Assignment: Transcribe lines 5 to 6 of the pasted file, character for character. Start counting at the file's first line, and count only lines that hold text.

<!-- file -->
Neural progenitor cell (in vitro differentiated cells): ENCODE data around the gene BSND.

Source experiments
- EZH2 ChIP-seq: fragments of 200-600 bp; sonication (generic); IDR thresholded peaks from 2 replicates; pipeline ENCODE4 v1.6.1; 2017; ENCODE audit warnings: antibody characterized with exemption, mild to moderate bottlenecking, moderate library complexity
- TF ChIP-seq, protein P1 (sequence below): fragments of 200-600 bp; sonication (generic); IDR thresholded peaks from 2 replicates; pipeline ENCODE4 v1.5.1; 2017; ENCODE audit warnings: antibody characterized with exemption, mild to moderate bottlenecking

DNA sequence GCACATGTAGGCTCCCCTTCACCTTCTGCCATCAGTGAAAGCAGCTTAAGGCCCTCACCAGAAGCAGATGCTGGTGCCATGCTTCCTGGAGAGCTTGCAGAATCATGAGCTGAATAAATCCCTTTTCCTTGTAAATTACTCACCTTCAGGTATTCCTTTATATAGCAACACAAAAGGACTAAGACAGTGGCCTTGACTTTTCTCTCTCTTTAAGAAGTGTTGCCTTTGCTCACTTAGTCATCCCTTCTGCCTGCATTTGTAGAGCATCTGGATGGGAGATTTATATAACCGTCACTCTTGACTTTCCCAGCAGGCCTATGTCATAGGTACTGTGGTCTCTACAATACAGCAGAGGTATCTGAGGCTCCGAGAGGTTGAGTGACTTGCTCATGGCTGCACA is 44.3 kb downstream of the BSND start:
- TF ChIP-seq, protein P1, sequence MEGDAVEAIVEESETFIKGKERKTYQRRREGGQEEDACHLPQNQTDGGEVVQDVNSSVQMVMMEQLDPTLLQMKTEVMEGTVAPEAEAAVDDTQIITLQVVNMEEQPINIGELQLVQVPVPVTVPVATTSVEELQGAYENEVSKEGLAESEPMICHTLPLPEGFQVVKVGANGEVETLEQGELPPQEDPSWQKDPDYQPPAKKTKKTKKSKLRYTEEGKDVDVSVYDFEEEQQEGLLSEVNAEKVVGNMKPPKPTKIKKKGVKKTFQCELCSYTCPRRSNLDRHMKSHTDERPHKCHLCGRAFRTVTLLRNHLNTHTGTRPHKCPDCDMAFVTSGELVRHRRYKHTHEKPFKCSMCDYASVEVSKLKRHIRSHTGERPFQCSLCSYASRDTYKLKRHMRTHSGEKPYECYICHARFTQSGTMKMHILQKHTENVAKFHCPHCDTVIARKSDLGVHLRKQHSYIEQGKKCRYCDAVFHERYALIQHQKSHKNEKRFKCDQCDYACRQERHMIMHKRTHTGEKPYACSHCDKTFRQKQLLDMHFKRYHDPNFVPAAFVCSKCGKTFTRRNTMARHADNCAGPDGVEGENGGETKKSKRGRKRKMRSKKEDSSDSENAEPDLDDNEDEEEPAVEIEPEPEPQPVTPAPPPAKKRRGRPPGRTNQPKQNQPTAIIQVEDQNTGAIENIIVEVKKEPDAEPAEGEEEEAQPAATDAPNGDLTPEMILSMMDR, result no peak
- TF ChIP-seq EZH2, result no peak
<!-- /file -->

DNA sequence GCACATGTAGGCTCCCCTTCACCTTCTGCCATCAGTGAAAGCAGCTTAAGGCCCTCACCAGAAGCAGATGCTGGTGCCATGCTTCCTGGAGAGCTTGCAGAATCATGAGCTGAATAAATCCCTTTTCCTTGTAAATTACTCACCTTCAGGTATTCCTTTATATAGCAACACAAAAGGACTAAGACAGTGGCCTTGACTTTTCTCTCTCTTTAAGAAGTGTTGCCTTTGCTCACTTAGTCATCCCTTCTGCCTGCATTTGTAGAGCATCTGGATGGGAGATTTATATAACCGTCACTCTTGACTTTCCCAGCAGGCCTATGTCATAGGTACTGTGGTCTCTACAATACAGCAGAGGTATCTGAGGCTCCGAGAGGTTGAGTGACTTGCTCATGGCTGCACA is 44.3 kb downstream of the BSND start:
- TF ChIP-seq, protein P1, sequence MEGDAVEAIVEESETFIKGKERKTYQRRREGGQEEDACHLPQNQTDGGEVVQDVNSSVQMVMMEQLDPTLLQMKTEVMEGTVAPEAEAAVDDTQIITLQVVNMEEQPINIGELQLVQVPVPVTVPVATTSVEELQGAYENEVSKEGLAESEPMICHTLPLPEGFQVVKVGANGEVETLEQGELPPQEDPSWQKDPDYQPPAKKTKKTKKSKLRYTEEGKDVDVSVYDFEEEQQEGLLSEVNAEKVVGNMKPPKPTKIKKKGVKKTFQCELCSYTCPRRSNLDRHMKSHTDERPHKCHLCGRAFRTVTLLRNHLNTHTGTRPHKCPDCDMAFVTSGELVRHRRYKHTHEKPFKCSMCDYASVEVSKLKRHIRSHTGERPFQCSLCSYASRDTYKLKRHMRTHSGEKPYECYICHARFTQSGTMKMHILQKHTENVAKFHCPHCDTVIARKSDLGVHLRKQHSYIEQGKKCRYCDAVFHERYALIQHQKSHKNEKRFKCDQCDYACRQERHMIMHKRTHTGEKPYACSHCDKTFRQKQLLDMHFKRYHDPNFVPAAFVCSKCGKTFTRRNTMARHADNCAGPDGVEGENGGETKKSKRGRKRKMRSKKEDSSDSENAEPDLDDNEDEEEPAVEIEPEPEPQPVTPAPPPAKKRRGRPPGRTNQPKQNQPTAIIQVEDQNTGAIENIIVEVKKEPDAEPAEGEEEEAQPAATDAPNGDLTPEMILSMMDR, result no peak